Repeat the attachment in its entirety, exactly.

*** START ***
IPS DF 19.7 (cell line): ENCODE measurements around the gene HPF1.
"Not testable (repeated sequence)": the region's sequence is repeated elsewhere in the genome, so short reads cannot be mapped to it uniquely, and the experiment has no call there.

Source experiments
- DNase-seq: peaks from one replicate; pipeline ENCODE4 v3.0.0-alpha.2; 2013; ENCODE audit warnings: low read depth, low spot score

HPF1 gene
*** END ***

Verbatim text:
IPS DF 19.7 (cell line): ENCODE measurements around the gene HPF1.
"Not testable (repeated sequence)": the region's sequence is repeated elsewhere in the genome, so short reads cannot be mapped to it uniquely, and the experiment has no call there.

Source experiments
- DNase-seq: peaks from one replicate; pipeline ENCODE4 v3.0.0-alpha.2; 2013; ENCODE audit warnings: low read depth, low spot score

HPF1 gene